Startup Cents: Planning For Your First Year Of Legal Fees

July 2, 2015  |  By

This blog was originally published in July of 2015 but was revised in April of 2024 and is still accurate. 

We oftentimes get asked by startups, “How much will I spend in legal my first year?”

Since we represent hundreds of startups here at VW, we’ve got a pretty good idea. We typically tell our clients to expect to spend about $15k – $20k in year one, exclusive of any capital raises. Here’s a reasonable (but not definitive list) of what a startup will need in year one.

Every company is going to need to organize, or file a Certificate of Formation (that’s what it is called in Texas, in Delaware it’s known as a Certificate of Incorporation, and some states call them Articles of Organization or Articles of Incorporation, but they are basically the same thing). This will cost you anywhere from $2,500 – $5,000; it’s a wide range, I know, but there are several variables, including your state of formation, structure, number of founders, and associated docs. In addition to the Certificate of Formation and state filing fee, that $2,500 – $5,000 will typically include bylaws or a Company Agreement, an initial company resolution, and Restricted Stock (or unit if you have an LLC) Purchase Agreements.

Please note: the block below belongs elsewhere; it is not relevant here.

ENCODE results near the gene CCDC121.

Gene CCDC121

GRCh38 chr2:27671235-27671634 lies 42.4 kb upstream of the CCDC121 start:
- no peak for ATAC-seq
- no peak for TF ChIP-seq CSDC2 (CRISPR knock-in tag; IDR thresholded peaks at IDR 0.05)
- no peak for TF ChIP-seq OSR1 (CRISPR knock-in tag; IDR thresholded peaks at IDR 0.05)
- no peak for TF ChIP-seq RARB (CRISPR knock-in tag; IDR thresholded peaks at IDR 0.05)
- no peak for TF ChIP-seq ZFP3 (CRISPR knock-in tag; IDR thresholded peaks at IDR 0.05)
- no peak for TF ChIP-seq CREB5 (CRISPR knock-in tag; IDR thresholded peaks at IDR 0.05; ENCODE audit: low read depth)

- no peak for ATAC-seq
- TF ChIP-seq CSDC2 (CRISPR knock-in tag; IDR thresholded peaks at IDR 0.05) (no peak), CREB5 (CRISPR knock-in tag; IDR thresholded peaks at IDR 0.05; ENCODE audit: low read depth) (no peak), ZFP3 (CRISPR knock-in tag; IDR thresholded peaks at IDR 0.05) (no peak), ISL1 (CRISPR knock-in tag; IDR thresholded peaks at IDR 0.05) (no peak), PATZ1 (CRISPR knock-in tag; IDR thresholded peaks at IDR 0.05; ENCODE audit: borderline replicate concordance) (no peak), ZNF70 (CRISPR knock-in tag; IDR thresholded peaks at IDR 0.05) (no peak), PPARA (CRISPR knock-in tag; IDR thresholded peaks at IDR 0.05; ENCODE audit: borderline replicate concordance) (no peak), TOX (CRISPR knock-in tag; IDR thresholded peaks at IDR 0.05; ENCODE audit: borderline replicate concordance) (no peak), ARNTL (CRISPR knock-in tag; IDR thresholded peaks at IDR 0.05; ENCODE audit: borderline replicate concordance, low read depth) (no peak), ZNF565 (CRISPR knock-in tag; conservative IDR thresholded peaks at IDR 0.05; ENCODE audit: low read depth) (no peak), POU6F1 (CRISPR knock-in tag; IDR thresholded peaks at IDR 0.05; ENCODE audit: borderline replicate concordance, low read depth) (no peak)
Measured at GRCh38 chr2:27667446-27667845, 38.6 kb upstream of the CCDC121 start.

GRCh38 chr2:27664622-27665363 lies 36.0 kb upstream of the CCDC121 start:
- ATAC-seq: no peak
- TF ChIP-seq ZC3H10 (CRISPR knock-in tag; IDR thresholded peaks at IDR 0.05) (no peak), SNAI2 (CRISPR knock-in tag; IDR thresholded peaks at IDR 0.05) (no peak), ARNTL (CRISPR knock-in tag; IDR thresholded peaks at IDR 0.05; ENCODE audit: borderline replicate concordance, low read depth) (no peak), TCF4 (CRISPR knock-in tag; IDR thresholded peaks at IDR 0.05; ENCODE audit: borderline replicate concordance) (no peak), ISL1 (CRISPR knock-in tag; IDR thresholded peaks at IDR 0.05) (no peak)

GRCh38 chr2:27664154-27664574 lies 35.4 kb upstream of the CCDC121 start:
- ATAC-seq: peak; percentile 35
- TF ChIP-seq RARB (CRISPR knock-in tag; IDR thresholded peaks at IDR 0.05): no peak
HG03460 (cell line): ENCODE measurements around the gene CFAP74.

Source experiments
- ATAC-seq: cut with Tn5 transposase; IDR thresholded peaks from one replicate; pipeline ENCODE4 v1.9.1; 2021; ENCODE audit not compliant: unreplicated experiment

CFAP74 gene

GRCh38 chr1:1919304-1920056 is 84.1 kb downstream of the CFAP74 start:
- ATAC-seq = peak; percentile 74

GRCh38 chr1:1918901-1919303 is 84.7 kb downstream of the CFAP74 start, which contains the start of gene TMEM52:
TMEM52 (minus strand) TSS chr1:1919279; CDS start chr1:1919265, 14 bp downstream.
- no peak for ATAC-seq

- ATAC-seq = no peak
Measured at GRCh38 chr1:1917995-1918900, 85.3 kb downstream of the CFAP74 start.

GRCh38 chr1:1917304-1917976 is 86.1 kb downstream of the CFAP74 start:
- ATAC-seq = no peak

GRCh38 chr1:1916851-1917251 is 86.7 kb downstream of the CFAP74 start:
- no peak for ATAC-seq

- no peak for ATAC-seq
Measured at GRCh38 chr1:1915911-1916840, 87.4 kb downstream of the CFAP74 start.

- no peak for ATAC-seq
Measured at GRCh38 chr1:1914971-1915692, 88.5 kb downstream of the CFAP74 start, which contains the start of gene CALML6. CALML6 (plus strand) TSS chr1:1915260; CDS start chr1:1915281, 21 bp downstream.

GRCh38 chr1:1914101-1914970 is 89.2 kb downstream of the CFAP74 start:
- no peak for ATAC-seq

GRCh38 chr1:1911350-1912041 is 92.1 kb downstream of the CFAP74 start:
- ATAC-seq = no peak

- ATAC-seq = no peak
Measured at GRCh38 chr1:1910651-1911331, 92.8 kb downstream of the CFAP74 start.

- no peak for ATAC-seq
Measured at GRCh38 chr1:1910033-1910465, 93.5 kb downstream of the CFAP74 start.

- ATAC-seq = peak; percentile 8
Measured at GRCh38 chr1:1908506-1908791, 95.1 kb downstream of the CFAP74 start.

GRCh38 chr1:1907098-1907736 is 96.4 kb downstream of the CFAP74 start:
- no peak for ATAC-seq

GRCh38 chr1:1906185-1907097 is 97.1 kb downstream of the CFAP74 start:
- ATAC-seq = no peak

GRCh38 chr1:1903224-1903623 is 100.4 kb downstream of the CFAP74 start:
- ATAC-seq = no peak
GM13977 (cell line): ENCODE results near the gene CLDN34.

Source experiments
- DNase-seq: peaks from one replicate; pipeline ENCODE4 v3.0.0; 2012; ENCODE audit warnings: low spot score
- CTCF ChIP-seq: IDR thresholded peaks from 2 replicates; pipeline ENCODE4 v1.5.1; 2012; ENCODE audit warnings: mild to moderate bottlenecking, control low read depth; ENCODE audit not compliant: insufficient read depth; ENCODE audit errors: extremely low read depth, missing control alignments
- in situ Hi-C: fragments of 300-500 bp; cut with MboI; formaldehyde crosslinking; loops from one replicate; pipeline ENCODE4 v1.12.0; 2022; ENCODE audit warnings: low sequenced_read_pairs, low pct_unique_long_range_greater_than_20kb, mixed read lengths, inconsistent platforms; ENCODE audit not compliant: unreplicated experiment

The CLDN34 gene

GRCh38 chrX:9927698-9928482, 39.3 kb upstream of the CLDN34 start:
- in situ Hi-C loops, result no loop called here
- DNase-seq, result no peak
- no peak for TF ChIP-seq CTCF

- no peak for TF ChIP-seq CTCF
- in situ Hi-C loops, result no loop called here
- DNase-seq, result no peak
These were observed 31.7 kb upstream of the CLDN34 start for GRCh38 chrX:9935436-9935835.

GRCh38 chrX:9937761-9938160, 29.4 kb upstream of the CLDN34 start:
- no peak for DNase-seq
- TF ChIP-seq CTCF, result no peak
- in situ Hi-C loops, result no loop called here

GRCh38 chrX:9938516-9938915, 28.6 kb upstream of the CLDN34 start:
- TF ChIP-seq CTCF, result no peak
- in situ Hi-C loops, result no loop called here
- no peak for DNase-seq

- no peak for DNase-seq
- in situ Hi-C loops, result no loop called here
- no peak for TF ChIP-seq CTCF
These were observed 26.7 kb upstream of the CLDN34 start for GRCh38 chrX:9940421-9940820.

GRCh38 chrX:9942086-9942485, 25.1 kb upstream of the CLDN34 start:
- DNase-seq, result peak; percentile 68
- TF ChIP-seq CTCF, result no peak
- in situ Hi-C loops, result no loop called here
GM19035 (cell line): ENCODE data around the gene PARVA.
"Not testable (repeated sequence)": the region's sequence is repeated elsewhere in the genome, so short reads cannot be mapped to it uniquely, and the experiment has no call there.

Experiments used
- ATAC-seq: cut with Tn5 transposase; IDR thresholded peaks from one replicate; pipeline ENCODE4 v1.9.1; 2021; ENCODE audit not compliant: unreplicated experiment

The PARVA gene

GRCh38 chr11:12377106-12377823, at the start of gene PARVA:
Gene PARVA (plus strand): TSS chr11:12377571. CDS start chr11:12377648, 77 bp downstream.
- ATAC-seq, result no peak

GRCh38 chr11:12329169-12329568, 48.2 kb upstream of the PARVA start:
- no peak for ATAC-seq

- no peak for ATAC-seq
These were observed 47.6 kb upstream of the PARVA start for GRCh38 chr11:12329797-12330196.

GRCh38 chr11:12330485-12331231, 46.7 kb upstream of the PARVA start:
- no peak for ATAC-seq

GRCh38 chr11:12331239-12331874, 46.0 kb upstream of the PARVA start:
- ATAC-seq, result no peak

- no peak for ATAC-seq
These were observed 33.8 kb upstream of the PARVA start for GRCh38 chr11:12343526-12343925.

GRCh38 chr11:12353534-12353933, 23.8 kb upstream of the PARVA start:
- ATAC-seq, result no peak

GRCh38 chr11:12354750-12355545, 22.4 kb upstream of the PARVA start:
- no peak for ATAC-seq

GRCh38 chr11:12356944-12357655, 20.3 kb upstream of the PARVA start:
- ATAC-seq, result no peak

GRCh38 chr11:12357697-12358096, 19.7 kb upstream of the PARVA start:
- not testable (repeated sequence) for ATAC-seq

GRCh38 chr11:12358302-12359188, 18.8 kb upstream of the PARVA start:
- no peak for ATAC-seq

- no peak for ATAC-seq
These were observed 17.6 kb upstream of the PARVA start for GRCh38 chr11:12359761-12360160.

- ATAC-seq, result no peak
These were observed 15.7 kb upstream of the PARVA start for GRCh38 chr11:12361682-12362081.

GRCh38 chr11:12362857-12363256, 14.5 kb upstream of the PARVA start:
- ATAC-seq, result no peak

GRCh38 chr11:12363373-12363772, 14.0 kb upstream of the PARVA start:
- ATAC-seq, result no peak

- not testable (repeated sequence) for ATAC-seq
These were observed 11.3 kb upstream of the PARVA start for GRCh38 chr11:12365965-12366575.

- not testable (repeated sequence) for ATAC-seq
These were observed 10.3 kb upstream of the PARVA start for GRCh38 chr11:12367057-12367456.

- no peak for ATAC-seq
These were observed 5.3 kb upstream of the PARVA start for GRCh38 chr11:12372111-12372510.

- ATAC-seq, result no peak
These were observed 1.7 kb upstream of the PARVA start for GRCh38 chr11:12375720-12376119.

Next, all the founders should execute a Confidential Information and Invention Assignment Agreement, or an Intellectual Property Assignment Agreement, with the company to make sure the intellectual property gets out of the founders’ heads and into the company. Your investors down the road will want to be certain that the company owns all associated intellectual property.

Continuing, most companies will need the following in their first year:

  • Terms of Service and Privacy Policy for website/mobile app
  • Employment Agreements
  • Independent Contractor Agreements
  • Services/Client/Customer Agreements
  • Option Plan
  • Corporate Resolutions

Raising capital is a different animal, but we typically quote clients $5k – $10k for an initial safe or convertible note fund.

Of course every situation is different, but hopefully this will provide some guidelines as you forecast your year one legal budget.

Posted in: General Business

About the Author(s)

Kevin Vela

Kevin is the managing partner at Vela Wood. He focuses his practice in the areas of venture financing, M&A, fund representation, and gaming law.

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